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Lisa Zamparo

I’m a Chartered Professional Accountant (CPA), business coach and personal finance expert in Toronto who can help you make intentional decisions with your money. My personalized approach to financial planning can help you achieve your goals by aligning your spending with your priorities.


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Aspiring Saver Buried in Debt

For most of my adult life, I’ve been buried in debt – student loan debt, personal lines of credit and credit card debt. I didn’t grow up in a financially supportive family and have been on my own since moving out at 16. I’ve been working full time in a variety of different jobs since then, and I paid my way through college by working full time while studying. Although I’ve always tried to stick to a budget, several setbacks and “reckless” spending (i.e. more than a few shopping sprees) have led me to my current situation – over $60,000 in debt before the age of 30 and no real savings.

I’ve consolidated my debt in the past few years and have started to aggressively pay it down now that I’ve advanced in my career and am making a decent salary. However, I’m not sure how to go about saving (and eventually investing) while I am still in so much debt. I want to do both, but does it make sense to start saving when interest is still accumulating on my debt? Is it better to do one at a time or do both at the same time?



Aware and Awake

I’m in my mid-50s with two teenage daughters and a start-up catering business. Last year, my husband and I decided to get a divorce. During our marriage, I was a stay-at-home mom and managed our day-to-day expenses. But when all the paperwork started to come out through the divorce proceedings, I found out that he had been taking money out against our credit card at 21% interest and that he had refinanced our mortgage to buy stocks. When I realized how much debt we had, the feeling was indescribable. I can remember all the times I signed documents and thought nothing of it; I completely trusted his judgement.

To be fair, he has been very generous with our children. So, as we figure out what’s fair money-wise between us, I do not need to worry about their future. Initially, it was a real concern for me as my eldest doesn’t have great spending habits and my youngest still lives at home. Because my children are taken care of, I’ve recently had the time and energy to focus on understanding financial statements, investments, and properties. I think I’m heading in a good direction.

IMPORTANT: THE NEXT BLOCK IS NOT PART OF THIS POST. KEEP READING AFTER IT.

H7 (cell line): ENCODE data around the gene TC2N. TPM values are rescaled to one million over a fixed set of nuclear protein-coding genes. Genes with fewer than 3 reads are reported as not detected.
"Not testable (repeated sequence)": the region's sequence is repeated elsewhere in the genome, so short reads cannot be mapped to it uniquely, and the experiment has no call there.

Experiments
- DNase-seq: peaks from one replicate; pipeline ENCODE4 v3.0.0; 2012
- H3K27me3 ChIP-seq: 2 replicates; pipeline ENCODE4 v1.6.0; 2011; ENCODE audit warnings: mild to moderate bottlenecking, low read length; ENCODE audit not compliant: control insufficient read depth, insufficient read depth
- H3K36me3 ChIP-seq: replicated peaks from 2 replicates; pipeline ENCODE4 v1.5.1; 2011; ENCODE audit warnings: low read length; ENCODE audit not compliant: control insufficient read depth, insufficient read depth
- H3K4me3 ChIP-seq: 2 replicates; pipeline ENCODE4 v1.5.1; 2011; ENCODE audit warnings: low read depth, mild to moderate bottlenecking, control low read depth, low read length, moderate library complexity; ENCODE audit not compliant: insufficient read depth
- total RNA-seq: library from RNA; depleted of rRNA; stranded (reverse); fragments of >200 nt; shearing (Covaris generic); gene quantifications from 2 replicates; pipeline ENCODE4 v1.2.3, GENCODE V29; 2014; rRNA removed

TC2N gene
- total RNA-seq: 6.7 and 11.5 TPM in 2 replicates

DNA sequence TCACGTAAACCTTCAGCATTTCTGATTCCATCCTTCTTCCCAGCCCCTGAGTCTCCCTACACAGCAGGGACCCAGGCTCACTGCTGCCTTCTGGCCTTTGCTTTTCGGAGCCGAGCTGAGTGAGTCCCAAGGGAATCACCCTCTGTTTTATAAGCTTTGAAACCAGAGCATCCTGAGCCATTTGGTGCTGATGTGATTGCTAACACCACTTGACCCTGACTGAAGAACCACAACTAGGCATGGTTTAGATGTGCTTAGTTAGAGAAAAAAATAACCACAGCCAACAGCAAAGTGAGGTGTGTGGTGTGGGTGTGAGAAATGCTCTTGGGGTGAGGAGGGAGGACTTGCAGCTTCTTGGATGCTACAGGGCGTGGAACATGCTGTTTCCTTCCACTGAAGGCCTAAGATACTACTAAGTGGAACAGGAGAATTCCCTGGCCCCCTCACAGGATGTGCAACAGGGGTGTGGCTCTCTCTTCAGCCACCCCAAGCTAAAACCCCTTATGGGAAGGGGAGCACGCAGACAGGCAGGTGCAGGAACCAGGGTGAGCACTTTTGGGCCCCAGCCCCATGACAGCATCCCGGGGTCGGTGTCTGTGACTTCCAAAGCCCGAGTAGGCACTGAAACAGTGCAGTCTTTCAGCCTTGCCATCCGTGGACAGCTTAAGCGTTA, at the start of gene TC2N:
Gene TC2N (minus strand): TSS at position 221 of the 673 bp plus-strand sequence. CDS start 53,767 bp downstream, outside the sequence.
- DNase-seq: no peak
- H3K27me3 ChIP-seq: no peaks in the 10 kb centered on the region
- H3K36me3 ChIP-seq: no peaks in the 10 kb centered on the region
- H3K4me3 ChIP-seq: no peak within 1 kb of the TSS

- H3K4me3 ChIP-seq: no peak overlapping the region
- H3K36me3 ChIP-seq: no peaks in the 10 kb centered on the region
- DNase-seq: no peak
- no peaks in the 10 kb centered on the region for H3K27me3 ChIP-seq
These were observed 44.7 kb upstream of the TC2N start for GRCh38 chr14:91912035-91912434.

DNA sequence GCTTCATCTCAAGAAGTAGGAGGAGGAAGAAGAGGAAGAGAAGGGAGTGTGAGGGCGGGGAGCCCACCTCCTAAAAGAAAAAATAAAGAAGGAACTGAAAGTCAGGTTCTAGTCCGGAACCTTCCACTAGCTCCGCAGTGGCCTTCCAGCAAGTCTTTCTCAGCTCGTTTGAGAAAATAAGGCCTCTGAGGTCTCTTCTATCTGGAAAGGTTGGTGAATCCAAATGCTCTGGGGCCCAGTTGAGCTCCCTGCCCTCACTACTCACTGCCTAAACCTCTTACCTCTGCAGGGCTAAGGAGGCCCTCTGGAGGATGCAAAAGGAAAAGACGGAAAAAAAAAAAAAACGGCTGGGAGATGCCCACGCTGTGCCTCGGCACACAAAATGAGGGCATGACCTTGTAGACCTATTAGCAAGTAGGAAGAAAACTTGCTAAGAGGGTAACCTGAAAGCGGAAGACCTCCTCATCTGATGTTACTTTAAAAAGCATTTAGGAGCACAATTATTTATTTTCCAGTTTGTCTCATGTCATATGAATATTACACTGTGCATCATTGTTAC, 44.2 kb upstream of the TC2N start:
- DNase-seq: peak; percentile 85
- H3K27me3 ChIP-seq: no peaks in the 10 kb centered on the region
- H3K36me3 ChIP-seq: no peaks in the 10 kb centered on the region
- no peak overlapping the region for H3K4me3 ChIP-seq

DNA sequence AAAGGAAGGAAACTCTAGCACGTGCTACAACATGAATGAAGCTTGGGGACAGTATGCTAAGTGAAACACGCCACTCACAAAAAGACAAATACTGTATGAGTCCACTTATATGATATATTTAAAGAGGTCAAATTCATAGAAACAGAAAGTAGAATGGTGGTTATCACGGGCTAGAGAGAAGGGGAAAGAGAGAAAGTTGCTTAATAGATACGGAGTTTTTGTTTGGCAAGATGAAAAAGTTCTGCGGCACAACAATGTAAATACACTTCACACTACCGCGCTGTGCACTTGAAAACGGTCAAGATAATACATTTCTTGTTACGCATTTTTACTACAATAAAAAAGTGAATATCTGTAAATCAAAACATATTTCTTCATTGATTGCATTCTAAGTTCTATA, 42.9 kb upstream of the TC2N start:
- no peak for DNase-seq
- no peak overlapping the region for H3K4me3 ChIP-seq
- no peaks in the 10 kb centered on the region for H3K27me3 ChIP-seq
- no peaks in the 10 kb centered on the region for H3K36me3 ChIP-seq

My question is, how do I make sure I’m financially secure? At this point, I think I’d have to go back to an entry level position since I’ve been out of the workforce for over 21 years (even though I have an economics degree). Although I have my amateur catering business, I’m not sure I can rely on it for a steady source of income. I’m counting on the return I can make from investing my settlement fund as well as using some of it to buy a rental property down south. But will that be enough?





Soon-to-be Savvy Investor

Self-made, single, and fabulous, that's me. I'm a professional with a good, steady income, and recently, I reached the six-figure milestone. Sometimes it's still hard to believe that I've come this far. Along the way, I've learned how to be a seasoned saver and a disciplined budgeter.

A few years ago, I decided to invest in real estate on my own and bought a condo in the Greater Toronto Area, just outside the downtown core. It was an easy decision because the timing, location, and spend level was right. I saw it as a great addition to my portfolio and turned it into a rental unit.

This year, I've decided to purchase a unit in the city for myself. But I have so many questions because I want to make sure I'm setting myself up for long-term success. I fear that I'll feel cash poor for longer than expected.

First, how should I structure my budget? Now that I own two residential properties, should I keep my budgets for each one separate or consider them as one item? Second, are there any tax benefits I can take advantage of?